Sunday, February 12, 2017

Exploring Sound in Kindergarten

I can see why they have made exploring sound one of our science standards.  Every year, without any push from me, the kids start showing me how different objects make sound in different ways. It always seems to be an interest that leads to an inquiry. This year, the interest started the first month of school!  Especially when we were outside.

Showing how pouring rocks into the cups made different sounds. She also shook them to make sound.

Banging pot lids on a metal pole made a very loud sound!

Noticing that the sound traveled through both pipes when they connected them.

This friend was creating a rhythm using different materials by striking each object.

I set out some invitations for them to explore different instruments to see what they could find out about sound.





They noticed that each glass made a different sound.  The more liquid, the lower the sound.

An invitation to see what they notice about strumming and how different materials create different sounds.

Large, medium, and small beads were available to put in a jar and shake. 

I put out some recyclables for them to create different kinds of instruments that would make sound in different ways.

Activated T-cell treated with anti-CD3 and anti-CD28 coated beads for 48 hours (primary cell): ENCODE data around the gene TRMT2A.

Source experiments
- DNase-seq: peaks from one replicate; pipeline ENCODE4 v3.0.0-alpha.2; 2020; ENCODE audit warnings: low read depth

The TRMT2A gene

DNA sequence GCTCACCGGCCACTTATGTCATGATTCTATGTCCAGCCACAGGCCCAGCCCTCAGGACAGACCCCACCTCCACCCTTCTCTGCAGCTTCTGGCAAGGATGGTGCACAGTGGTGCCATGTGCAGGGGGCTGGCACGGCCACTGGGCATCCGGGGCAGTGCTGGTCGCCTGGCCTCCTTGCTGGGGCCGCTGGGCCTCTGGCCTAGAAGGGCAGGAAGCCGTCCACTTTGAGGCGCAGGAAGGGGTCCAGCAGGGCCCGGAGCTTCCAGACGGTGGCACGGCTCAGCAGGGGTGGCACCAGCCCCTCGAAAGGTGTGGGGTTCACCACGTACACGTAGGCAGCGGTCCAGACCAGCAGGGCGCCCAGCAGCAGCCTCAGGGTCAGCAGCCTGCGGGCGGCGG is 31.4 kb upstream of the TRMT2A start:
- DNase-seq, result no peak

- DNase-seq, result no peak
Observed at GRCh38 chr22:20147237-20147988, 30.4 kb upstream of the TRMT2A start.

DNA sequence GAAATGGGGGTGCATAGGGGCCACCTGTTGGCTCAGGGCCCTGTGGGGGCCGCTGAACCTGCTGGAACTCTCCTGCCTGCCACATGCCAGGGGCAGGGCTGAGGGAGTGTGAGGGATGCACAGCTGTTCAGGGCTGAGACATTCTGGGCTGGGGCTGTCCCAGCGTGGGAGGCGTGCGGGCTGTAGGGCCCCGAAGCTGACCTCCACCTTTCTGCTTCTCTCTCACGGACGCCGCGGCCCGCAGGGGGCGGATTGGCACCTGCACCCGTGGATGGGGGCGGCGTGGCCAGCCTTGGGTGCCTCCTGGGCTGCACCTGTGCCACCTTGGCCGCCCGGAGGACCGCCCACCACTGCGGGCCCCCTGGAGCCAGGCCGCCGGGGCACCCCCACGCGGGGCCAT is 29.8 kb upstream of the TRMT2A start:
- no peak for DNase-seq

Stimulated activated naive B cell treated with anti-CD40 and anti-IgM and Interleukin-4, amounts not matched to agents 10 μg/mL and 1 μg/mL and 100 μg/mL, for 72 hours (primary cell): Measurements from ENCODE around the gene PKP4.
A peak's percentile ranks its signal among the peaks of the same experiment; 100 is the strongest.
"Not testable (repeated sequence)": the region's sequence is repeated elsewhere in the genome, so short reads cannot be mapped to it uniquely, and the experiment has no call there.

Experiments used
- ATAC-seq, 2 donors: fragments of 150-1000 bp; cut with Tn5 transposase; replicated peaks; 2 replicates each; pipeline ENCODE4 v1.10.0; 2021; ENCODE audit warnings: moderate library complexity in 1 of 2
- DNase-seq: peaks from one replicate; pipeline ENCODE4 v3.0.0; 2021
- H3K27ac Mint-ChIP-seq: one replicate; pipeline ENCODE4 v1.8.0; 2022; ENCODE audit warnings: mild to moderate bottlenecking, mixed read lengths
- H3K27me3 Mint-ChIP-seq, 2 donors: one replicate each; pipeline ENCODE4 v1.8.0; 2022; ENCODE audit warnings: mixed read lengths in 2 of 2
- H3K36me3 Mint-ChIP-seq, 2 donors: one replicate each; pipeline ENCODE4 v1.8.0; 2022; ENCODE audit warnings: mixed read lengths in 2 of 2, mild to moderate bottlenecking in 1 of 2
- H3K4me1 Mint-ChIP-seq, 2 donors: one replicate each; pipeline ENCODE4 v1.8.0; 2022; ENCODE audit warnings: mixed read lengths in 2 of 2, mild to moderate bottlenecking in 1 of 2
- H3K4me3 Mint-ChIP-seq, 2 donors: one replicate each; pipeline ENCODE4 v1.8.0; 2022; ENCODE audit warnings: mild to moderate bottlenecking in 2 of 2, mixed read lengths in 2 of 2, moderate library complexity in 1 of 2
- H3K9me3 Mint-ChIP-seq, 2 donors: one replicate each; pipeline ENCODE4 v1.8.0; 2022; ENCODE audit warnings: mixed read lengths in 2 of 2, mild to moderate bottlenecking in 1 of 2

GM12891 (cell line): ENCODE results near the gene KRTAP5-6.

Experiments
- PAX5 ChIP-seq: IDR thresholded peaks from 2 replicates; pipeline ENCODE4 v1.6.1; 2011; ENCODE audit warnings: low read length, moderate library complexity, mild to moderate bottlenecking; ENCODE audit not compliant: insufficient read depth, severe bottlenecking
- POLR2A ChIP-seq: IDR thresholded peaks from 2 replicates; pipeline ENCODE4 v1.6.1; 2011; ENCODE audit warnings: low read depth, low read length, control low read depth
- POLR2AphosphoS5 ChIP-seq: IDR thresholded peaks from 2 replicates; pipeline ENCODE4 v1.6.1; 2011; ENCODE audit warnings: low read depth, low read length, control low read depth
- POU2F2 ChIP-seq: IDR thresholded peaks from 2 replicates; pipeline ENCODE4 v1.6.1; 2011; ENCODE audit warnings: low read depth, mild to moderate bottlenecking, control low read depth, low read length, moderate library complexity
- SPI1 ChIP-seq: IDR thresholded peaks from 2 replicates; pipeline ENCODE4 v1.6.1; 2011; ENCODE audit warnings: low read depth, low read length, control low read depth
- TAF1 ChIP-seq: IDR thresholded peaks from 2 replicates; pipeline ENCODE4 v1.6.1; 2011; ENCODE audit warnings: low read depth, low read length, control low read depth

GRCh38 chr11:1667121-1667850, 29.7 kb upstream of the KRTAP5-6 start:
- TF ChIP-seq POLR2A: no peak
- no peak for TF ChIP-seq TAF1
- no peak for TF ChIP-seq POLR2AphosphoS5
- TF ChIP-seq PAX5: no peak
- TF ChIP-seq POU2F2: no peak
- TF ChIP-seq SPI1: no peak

They were very creative and created instruments that you had to strike, shake, strum or blow to make sound.



I set out this large floor keyboard and it was an instant hit with the kids!  They explored all the different sounds by hitting different keys and moving on it in different ways.



I set out some sharpies and watercolors and let our artists show what they noticed when they looked closer at some pictures of instruments.



They turned out beautiful!


The kids learned that sound was caused by vibration, but that something had to start the vibration.  They noticed that they could produce sound by striking, shaking, blowing, strumming and rubbing.  We formed expert groups and they each made circle maps showing instruments that made sound in the way they were focussing on.



The kids on each expert team picked an instrument to model how it makes sound.  We started collecting a lot of recyclables to help us create these instruments.


We then got to work on our projects. The kids had to test out different materials to see what sound they produced.  Below you can see a friend testing out different sized beads for her egg shakers.